Battling bloat? Chelsey Amer, MS, RDN, CDN, shares the top 10 foods that help with bloating.
If you occasionally experience that *must unbutton your pants ASAP* feeling, you’re not alone! Bloating is a common complaint with various causes.
Here’s a simple guide to the main causes of bloating, followed by the best foods that reduce bloating and gas.
What causes bloating?
As unique individuals, we each have our own triggers that can instigate bloat. That said, there are two common mechanisms that cause bloat: water retention and gas buildup.
1. Water Retention
When you feel full and puffy all over, you’re likely retaining water. Your body may retain water for various reasons, including:
Water retention is often felt all over your body—not just your abdomen. For example, the rings you can easily slip on your fingers on most days may feel tight when you’re retaining water.
Plus, we all have a unique level of salt sensitivity. If you’re especially sensitive to salt, it’s important to be cautious of salt added to foods.
Then, to de-puff, it’s essential to flush out excess water.
2. Gas Buildup
If your belly balloons and feels uncomfortable—especially after eating—you may be prone to producing excess gas.
Several foods can lead to excess gas, including:
- cruciferous veggies
- beans + lentils
- dairy products (milk, cheese, yogurt)
- high-FODMAP foods or fermentable carbohydrates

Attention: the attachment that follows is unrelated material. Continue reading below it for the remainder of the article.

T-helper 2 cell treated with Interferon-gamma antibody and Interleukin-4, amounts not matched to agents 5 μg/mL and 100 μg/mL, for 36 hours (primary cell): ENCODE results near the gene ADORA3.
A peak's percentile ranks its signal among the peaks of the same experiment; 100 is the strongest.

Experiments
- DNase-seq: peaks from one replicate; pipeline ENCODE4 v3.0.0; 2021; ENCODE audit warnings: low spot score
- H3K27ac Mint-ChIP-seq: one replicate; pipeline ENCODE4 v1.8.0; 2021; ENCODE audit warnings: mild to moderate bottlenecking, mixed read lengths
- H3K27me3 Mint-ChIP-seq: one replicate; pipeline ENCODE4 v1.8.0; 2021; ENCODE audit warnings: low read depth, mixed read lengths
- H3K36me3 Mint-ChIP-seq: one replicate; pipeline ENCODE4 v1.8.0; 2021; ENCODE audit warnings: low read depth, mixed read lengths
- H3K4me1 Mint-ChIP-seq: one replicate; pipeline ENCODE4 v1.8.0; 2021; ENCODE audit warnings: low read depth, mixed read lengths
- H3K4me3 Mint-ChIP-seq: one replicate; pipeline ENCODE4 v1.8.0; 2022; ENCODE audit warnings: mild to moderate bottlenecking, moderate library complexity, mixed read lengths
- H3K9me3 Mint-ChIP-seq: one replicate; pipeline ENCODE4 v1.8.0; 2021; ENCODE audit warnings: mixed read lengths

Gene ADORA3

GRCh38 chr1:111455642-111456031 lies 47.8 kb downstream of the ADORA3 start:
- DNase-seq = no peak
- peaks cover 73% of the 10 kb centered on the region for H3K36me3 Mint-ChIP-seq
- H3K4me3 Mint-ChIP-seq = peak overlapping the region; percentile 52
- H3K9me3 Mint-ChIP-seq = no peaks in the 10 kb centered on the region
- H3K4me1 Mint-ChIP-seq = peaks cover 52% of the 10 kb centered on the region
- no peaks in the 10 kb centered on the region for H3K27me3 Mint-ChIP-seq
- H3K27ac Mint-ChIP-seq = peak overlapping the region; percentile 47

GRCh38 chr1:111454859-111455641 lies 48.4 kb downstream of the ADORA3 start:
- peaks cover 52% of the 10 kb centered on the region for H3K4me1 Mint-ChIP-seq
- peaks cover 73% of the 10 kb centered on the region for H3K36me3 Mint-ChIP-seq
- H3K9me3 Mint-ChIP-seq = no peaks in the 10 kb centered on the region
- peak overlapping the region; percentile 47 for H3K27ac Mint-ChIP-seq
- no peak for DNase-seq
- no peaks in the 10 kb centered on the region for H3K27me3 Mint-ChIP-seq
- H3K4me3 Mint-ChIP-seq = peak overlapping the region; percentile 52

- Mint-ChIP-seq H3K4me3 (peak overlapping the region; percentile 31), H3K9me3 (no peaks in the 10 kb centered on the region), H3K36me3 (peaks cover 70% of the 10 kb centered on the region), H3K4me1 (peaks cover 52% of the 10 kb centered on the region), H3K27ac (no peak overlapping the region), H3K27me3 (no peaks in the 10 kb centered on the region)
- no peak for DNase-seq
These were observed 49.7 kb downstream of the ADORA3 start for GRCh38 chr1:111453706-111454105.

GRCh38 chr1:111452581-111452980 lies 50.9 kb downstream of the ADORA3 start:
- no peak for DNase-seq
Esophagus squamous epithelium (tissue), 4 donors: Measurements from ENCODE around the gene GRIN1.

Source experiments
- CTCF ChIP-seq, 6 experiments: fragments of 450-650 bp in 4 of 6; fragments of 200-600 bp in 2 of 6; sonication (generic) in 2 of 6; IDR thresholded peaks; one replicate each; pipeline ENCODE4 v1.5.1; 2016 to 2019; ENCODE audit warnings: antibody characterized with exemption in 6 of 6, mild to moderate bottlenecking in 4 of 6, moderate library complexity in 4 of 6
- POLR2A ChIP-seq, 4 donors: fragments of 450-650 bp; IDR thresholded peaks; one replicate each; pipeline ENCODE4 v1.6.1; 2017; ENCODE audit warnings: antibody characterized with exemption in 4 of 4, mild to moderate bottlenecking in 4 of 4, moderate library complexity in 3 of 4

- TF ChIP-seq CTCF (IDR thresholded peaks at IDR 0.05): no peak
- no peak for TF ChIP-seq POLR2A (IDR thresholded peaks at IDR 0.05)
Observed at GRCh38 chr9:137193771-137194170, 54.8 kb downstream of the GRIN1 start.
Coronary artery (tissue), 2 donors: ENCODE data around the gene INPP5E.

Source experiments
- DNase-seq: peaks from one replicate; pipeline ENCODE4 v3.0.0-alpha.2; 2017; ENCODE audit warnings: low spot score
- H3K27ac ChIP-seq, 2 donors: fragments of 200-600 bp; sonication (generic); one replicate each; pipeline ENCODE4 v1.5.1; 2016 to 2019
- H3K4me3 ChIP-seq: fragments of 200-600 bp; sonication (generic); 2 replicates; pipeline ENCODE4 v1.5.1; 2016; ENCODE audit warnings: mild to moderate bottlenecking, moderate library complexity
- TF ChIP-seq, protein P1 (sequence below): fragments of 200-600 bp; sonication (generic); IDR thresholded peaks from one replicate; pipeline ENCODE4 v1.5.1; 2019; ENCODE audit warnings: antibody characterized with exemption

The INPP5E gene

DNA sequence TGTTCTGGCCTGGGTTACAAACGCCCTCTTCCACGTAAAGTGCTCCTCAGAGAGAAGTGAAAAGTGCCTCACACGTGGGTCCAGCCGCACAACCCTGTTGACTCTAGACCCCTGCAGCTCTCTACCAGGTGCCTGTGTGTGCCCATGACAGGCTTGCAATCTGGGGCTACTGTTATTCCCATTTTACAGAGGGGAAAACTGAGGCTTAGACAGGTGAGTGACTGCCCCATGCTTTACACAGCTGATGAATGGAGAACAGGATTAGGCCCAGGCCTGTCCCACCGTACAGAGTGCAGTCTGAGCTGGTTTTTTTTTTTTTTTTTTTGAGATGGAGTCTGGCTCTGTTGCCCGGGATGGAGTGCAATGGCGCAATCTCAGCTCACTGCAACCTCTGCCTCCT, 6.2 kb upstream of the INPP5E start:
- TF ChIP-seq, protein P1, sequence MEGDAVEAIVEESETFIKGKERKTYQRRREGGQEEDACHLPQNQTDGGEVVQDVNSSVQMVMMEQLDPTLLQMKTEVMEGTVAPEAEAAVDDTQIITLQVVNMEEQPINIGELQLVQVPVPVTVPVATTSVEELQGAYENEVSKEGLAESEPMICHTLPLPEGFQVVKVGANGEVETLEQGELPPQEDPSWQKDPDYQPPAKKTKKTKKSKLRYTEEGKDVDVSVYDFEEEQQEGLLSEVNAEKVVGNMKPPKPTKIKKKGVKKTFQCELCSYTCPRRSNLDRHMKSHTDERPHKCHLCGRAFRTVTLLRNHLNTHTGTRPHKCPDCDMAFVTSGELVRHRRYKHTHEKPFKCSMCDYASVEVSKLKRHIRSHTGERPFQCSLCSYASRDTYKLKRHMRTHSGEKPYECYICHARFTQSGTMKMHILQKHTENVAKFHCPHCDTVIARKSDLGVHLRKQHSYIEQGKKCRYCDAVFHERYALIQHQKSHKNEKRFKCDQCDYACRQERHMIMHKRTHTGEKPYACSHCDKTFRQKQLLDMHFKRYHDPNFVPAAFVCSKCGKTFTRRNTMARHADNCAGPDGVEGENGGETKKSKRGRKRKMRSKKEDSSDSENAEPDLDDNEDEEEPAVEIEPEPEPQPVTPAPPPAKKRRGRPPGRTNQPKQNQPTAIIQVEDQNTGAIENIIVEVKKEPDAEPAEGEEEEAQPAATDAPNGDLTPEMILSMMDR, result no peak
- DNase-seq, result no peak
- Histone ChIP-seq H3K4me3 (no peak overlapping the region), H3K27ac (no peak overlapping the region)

- highly fiber-rich foods
- carbonated beverages
- artificial sweeteners + sugar substitutes
Your belly can also swell from eating habits that cause you to swallow excess air, such as:
- drinking through a straw
- chewing gum
- talking while chewing
If you’re prone to constipation or have an imbalance of bacteria in your gut, you may experience more bloating as well.
But luckily, gas typically passes within several hours.
10 of the Best Foods for Bloating
Depending on the type of bloat you’re experiencing, different foods may be helpful to reduce the sensation.
Overall, foods that help with bloating:
- have high water content
- are rich in potassium and fiber
- are low in sodium
Try adding one or more of the following best foods for bloating to your diet to see if your digestive symptoms abate.
1. Fennel seeds
Fennel seeds don’t just add delicious licorice-like flavor to your food, but can help relieve bloating too. In fact, people all around the world chew on fennel seeds after eating to help promote good digestion for several reasons.
Fennel seeds soothe the digestive tract by relaxing the muscles and reducing spasms that can cause gas.
Fennel is also a natural diuretic, helping rid your body of excess water. Moreover, fennel seeds pack a powerful punch of fiber to help promote regularity. (For reference, one tablespoon contains over two grams of fiber.) Studies also show that fennel is antimicrobial, helping keep harmful gut bacteria at bay.
Tip: Add fennel seeds to your meals or chew them in place of an after-dinner mint.
Papaya is rich in papain, a well-known digestive enzyme that helps break down fiber and protein, thus easing digestion and reducing bloating.
Papain specifically helps individuals with gluten sensitivity, since gluten is a protein found in wheat, barley, and rye.
Tip: To beat the bloat, try having papaya after protein-rich meals. We like this papaya smoothie as a digestif.
Pineapple is another tropical fruit that can help ease digestive discomfort.
It’s rich in the enzyme bromelain, which also helps protein digestion. Plus, pineapple is lower in bloat-inducing fructose (naturally occurring fruit sugar) than many other fruits.